Crap. That list was shorter than I expected.
What to do if Kelly’s list didn’t work because it was too short:
Luckily, Sensory Processing Disorder is one of those problems that you can successfully manage on your own, without the help of an OT or medical professional. There is an abundance of information online – as well as in print – to guide SPD’ers of any age.
Here is my new list of what to do if you believe you have SPD but are unable to get a diagnosis/treatment because of your age (or any other reason):
- Go to a library, bookstore, or Amazon.com and get the following books:
- Making Sense: A Guide to Sensory Issues by Rachel S. Schneider
- The Out-of-Sync Child Grows Up by Carol Kranowitz
- Uptight and Off Center: How Sensory Processing Disorder Throws Adults Off Balance and How to Create Stability by Sharon Heller
- Too Loud, Too Bright, Too Fast, Too Tight: What to Do If You Are Sensory Defensive in an Overstimulating World by Sharon Heller
- Create your own Sensory Diet. What is a Sensory Diet? A Sensory Diet is a treatment plan that will help you throughout your day to manage your sensory issues. The “diet” usually consists of various sensory-related activities that help regulate and calm your specific sensory woes. For example, using a Wilbarger Brush 3 times a day, or using Chew Toys can be part of a sensory diet. Each person is different, and so each Sensory Diet will be different too.
- Join support groups for adults with Sensory Processing Disorder. I am currently an administrator for the Facebook group, Sensory Processing Disorder Adult Support. The page provides great emotional support and answers for SPD adults, both diagnosed and undiagnosed. There may also be support groups that meet in-person within your community.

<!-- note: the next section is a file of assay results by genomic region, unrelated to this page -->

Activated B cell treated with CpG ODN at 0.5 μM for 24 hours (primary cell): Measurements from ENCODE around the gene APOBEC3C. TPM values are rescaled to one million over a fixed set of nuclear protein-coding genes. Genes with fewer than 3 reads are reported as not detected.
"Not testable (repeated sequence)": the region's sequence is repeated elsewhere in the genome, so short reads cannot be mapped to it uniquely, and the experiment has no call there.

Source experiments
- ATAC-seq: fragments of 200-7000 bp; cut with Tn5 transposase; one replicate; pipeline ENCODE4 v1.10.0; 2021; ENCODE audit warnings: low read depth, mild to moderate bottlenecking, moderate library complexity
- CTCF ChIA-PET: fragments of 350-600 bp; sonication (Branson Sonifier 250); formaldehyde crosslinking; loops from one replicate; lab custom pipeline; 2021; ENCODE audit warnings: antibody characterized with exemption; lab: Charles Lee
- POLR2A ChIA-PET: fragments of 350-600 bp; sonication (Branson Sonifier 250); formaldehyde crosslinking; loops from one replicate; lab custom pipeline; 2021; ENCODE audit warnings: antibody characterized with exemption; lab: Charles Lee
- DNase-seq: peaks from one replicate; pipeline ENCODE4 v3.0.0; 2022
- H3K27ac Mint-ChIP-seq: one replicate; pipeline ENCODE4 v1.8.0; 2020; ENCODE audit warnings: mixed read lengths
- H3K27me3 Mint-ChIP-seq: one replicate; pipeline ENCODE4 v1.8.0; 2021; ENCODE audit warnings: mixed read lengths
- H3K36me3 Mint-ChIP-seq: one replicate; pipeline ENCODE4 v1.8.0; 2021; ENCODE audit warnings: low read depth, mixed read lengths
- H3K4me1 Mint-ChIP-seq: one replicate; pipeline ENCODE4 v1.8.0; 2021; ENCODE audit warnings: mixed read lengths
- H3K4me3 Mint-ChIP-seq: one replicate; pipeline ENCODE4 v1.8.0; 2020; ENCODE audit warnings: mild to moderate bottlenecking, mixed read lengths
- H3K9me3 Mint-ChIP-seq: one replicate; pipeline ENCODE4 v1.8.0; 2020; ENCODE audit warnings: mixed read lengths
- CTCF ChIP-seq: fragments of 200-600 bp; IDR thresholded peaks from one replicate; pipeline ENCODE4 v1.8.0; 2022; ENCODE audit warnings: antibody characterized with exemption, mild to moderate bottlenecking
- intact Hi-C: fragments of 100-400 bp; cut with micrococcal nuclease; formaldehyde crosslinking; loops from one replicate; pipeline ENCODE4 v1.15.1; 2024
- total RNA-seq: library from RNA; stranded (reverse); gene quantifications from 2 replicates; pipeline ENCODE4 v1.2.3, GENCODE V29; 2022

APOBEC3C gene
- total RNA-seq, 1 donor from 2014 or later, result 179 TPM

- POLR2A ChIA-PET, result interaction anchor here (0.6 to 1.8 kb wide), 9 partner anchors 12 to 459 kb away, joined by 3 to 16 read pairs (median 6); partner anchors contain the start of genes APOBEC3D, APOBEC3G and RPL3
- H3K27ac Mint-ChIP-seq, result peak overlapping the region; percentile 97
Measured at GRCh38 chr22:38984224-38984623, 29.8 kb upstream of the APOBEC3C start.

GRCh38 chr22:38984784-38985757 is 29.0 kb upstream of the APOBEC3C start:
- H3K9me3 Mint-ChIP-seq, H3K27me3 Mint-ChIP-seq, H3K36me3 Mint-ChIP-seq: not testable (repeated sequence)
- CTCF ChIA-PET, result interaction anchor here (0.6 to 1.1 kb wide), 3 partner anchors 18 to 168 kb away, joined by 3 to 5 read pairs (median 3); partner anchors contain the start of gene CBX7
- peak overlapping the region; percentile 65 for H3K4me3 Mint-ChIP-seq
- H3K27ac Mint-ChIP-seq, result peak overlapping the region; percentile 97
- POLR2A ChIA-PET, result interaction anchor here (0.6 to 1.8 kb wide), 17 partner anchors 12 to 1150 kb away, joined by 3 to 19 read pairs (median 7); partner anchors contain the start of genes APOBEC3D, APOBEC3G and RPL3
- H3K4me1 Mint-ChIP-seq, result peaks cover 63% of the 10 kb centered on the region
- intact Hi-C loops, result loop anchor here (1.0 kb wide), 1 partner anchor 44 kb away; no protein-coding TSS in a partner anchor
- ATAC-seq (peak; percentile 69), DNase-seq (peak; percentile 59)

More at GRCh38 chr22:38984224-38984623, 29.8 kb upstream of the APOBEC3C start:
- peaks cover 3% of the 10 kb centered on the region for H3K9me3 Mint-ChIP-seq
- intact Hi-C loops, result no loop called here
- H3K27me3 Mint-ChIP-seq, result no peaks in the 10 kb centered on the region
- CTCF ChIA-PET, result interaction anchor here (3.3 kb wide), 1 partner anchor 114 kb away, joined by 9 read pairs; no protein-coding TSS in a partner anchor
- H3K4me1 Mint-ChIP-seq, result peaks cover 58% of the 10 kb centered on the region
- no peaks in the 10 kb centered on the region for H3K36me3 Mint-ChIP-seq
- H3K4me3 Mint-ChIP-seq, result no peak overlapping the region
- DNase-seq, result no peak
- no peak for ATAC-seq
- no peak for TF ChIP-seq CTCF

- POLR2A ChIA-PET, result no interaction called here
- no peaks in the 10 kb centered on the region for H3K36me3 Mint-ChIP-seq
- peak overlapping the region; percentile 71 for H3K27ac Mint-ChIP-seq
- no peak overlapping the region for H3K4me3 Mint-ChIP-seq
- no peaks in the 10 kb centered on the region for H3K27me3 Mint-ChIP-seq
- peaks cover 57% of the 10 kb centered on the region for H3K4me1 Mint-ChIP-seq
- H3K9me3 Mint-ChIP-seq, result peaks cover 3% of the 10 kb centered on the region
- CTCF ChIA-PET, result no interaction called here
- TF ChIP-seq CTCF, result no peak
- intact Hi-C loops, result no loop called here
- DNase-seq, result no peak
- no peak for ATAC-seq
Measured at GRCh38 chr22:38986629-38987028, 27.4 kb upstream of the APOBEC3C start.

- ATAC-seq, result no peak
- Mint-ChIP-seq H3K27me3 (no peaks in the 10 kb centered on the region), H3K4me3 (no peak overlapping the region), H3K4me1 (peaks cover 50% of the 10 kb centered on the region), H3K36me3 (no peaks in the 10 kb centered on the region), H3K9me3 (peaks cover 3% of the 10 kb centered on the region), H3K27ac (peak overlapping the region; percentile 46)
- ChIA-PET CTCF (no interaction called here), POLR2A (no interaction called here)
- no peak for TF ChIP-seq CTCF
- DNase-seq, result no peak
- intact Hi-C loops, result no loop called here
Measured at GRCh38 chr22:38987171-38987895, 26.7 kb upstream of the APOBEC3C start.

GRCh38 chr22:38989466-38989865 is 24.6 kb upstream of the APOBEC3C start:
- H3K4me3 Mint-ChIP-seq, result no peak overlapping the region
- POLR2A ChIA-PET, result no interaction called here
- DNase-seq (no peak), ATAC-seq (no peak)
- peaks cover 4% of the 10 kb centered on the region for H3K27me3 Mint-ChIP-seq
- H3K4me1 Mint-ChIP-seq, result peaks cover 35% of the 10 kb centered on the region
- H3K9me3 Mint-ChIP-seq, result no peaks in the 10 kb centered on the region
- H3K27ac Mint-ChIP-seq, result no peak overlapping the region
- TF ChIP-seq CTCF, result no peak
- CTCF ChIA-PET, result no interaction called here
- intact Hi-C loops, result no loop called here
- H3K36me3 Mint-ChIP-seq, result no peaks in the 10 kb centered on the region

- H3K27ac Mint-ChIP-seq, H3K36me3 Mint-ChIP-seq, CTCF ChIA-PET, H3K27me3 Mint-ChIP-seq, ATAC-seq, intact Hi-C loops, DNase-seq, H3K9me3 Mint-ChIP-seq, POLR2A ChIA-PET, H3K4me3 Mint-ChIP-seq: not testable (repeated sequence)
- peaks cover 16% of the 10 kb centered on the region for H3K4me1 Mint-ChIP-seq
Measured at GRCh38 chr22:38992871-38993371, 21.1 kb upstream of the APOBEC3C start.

- Find a mental health counselor or therapist to guide you through the other crapsauce that comes along with dealing with sensory issues. It’s not all about OT, you know. We are people, and people have feelings.
For the record, it’s very much OK to not have an SPD diagnosis. This is not a life-or-death condition, even though it can be a this-is-ruining-my-life condition. A diagnosis will not change how you approach your own life, and how you go about being proactive about your sensory issues. (An exception to this would be if you need a diagnosis for work or school modifications. In that case, a doctor or even a therapist may be able to sort out your educational/vocational issues without having to give you an “official” SPD diagnosis.)
I hope this was helpful to you, and if it wasn’t…then I’m not sorry because I did take a lot of time to look into this (hahaha). However, I am sorry that the world isn’t up-to-speed with how to best help adults with sensory issues. It really sucks. Until that time, be your own advocate, and have some cake/cupcakes my friends.
The “only for kids” finding you made echoes my experience here in Australia. When l searched for an OT who deal with sensory issues in adults in NSW where I live, I found that they were all about kids. I even emailed the Australian national organisation for OTs to ask where to find one, they could not help.
“Sensory Processing Disorder Australia” is also all about kids. Their introduction says:
“What is Sensory Processing Disorder (SPD)? SENSORY PROCESSING DISORDER (SPD) is a complex neurological condition that impairs the functional skills of 1 in 20 children.”
(1 in 20 sounds rather extreme by the way… that can’t be right?)